Beauty and the Beach: Adventure Travel in Belize’s Islands


Researching next month’s trip to the Yucatan and Central America, I came across this tidbit – of the more than 400 islands off the coast of Belize, only two have any public tourist infrastructure at all.  This naturally makes me curious – what is happening on those 398 islands? Before we jump off the tourist trail just yet, let’s quickly visit the two tourist traps. The first is world-famous Ambergris Caye, which is the reason most folks come to Belize at all. Crystal clear water for snorkeling the coral reef and great deep-sea fishing, plenty of modern amenities, English spoken, it’s like a Conde Nast-sort’s dream come true. Then there’s Caye Caulker, which is like a little brother of sorts to Ambergris, just a bit to the South.

So what about those hundreds of other islands? Well, to say that there’s no tourist infrastructure on them at all is a bit of fib, because technically there are a few private islands with fancy lodges like Turneffe Island or Coco Plum Island, where a four night, no frills stay starts at 800 bones.  Ok, so there’s at least four that have given way to tourism, what about the rest?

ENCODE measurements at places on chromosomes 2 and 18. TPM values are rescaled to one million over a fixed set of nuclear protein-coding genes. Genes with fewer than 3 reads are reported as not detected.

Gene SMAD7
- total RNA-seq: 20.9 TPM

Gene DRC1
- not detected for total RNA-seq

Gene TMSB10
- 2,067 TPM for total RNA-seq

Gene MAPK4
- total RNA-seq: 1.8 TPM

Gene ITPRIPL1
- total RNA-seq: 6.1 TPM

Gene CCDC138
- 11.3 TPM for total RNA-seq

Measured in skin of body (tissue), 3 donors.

For a real island getaway, St. George’s Caye is about 20 miles off the mainland and steeped in history. The tiny island was settled in the 17th century, and the site of a famous battle between British and Spanish naval forces that is still commemorated today.  There’s only around 20 year-round residents here, but a few resorts have sprung up, and there’s more sand for sale. Interested? You can get your own piece of paradise for only $85,000.

DOWNLOAD OUR TRAVEL GUIDES

FOR FREE

 

To get really far out there to some of those untouched islands, you’ll probably need a guide who can show you some of the local wonders like fishing the lagoons of the Hicks Cays. 

For lighthouse fans, Mauger Cay offers a lonely light outpost on the far eastern reaches of the islands. It’s also home to a few rare bird species, if that’s your thing.

Finally, there’s Glover’s Reef, a Wilderness Conservation Society research station that has dorm space for marine researchers, no word on whether tours will be offered soon.

There’s a taste of Belize’ hidden treasures – we’re depending on you to report back on the other 390!